The shapes adopted by the corresponding gel sheets (Fig. 2, A to D) are measured by laser scanning confocal fluorescence microscopy (LSCM) and analyzed as described in the SOM. Each of the four surfaces shows only small deviations about an average Gaussian curvature, with the exception of the regions near the free edges, where our analysis yields artifactual curvatures (due to the finite thickness of the gel sheets, the surface meshing procedure used yields additional points on the edges that do not accurately reflect the 2D geometries of the sheets). After excluding regions of the surface within 2*h* of the edges to avoid these artifacts, we find the average Gaussian curvatures of the spherical cap and saddle to be 6.2 mm^{−2} and –20.6 mm^{−2}, respectively, with nearly axisymmetric distributions of curvature (fig. S2A). Both values are in reasonable agreement with the target values, although the tendency of disks with uniform dot sizes to show slight curvatures (with radii of 2 mm) suggests the presence of slight through-thickness variations in swelling (see SOM for details) that may contribute to the observed deviations from the programmed curvature. Interestingly, we do not observe a boundary layer with negative Gaussian curvature around the edge of the spherical cap as has been reported for truly smooth metrics (*17*, *18*), possibly reflecting the influence of the through-thickness variations in swelling. For both cones, the average Gaussian curvatures, excluding regions at the free edges, are close to zero. Further, Fig. 2E shows a plot of the deficit angle δ measured for five different cone metrics with power law exponents −1 ≤ β < 0, which agrees closely with the programmed value δ = −πβ.

We next consider metrics of the form(5)corresponding to Enneper’s minimal surfaces with *n* nodes. These surfaces all have zero mean curvature and so are expected to minimize the elastic energy for these metrics at vanishing thickness (*18*). Although Eq. 5 is axisymmetric, Enneper's surfaces spontaneously break axial symmetry by forming *n* wrinkles. In Fig. 2, G to J, we demonstrate patterned surfaces with *n* = 3 to 6, each of which reproduces the targeted number of wrinkles. As shown in the maps of curvature in Fig. 2 (and azimuthally averaged plots in fig. S2B), each surface has small mean curvature and negative Gaussian curvature that matches closely with the target profile. For a given film thickness, increasing *n* eventually leads to a saturation in the number of wrinkles, because the bending energy arising from Gaussian curvature increases with *n* (for the films with *h* ≈ 7 μm in Fig. 4, a metric with *n* = 8 yielded only six wrinkles). However, given the subtle differences between the metrics plotted in Fig. 2F, the ability to accurately reproduce the programmed number of wrinkles for *n* = 3 to 6 is a strong testament to the fidelity of the metrics patterned by this technique.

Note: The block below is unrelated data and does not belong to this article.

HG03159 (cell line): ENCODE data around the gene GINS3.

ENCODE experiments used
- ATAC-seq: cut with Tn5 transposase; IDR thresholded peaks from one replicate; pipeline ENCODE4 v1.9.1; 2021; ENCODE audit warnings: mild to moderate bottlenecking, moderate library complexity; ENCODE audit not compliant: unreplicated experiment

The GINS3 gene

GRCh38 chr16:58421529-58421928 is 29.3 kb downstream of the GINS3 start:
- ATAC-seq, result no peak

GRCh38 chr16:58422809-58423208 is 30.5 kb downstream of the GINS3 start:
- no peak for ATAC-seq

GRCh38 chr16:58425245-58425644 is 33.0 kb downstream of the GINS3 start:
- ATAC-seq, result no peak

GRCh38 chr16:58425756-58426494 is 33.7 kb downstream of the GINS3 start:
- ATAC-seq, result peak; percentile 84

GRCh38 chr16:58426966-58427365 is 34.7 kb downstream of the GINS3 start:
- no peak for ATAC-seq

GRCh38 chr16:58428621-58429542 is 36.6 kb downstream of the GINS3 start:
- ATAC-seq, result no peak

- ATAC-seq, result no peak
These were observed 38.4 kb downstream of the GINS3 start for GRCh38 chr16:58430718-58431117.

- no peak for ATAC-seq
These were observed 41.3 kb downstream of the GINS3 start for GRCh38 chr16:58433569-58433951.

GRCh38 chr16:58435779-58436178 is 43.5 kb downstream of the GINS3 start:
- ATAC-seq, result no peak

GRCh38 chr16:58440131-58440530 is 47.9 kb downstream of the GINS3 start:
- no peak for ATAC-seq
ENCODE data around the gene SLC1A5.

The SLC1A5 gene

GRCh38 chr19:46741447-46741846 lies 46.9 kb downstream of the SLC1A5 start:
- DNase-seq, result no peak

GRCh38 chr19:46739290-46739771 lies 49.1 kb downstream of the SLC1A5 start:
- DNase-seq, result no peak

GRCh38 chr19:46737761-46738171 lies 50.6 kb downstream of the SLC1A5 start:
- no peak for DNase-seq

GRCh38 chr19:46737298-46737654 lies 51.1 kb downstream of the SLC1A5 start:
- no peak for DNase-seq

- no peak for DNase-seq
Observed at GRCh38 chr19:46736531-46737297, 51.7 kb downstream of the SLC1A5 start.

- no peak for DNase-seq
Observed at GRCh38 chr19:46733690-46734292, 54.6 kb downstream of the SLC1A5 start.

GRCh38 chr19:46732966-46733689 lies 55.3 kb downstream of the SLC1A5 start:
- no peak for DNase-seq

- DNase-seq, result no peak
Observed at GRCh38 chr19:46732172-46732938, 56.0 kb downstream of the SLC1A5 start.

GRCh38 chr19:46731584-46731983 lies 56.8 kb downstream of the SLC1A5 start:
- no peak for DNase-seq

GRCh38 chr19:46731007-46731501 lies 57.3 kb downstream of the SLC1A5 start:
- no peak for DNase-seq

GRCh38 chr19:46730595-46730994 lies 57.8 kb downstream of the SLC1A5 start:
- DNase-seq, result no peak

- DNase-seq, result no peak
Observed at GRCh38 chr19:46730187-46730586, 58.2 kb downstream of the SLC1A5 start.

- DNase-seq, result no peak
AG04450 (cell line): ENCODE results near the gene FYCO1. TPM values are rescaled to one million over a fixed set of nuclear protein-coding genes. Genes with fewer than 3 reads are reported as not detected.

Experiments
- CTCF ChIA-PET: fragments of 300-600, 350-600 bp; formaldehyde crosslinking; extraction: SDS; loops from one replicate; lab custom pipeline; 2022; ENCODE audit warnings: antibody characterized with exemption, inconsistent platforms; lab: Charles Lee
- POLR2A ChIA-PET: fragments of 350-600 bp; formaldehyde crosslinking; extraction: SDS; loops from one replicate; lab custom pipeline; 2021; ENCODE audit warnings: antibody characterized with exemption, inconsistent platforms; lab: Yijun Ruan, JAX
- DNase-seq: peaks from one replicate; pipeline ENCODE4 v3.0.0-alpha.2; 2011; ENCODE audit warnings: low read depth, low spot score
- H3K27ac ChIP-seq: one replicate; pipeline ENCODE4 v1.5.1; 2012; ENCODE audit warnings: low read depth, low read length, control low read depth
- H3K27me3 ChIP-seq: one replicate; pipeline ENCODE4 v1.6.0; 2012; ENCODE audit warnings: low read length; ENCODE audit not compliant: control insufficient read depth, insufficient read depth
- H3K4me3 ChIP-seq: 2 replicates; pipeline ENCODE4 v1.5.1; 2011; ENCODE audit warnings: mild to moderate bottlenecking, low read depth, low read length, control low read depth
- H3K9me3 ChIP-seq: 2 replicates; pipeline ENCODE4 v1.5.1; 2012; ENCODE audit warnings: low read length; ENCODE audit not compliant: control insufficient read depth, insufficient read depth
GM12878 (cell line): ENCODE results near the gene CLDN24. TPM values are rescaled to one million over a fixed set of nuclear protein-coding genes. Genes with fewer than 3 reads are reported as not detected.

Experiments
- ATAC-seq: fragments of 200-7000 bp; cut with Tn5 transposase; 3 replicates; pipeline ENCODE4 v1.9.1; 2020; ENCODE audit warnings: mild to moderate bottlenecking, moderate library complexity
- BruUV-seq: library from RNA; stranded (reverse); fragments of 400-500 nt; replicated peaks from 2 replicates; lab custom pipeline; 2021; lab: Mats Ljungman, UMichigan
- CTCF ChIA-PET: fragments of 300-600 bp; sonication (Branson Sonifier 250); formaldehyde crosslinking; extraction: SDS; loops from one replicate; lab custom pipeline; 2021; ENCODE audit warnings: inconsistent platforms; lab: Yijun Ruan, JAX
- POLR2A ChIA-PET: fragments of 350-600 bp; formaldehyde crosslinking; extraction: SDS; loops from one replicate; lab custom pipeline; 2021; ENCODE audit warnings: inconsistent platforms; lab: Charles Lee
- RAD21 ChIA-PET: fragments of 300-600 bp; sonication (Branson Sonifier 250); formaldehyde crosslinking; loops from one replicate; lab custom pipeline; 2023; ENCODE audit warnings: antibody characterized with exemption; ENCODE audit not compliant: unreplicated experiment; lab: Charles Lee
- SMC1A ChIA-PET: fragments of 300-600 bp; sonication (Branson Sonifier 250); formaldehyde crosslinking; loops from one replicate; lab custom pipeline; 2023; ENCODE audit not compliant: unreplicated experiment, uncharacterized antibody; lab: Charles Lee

The true power of our approach lies in the fabrication of nonaxisymmetric swelling patterns. As a simple demonstration, we first consider the problem of how to form a sphere through growth. For the axisymmetric metric described in Eq. 4, the maximum value of *r*/*R* to which this metric can be experimentally patterned is restricted by the accessible range of swelling. In our case, this range is Ω_{high}/Ω_{low} ≈ 3.7, limiting the maximum portion of a sphere that can be obtained to slightly less than half. Although further improvements in the material system are likely to increase the available range, the axisymmetric metric is inherently an inefficient way to form a sphere, because as one seeks to go beyond a hemisphere and toward a closed shape, the required swelling contrast diverges rapidly. Given access to 2D metrics, however, a number of well-established conformal mappings of the sphere onto flat surfaces are known from the field of map projections. For example, the Peirce quincuncial projection (*27*) maps a sphere of radius *R* onto a square using the metric(6)where *sn*, *cn*, and *dn* are Jacobi elliptic functions, and *x* and *y* are the components of **r**. This metric still has four cusp-like singularities where Ω(**r**) = 0; however, one of its useful properties as a map projection is that only a small portion of the area of the sphere requires large distortions. Thus, we can approximate the metric by excising the small regions of the square where Ω falls below the experimentally accessible range, as shown in Fig. 3B. The resulting swelled shape (Fig. 3A) does indeed approximate that of a sphere (see fig. S3 for plots of surface curvatures) with four small regions removed, although the four corners of the square do not quite close. The reason for the latter behavior remains under investigation but may arise from the excised singularities and/or the finite bending energy of the sheet. Nonetheless, the contrast between the nearly closed shape achieved in Fig. 3A and the limited spherical caps that may be obtained for the same material system with an axisymmetric metric highlights the importance of 2D patterning, even for generating axisymmetric shapes.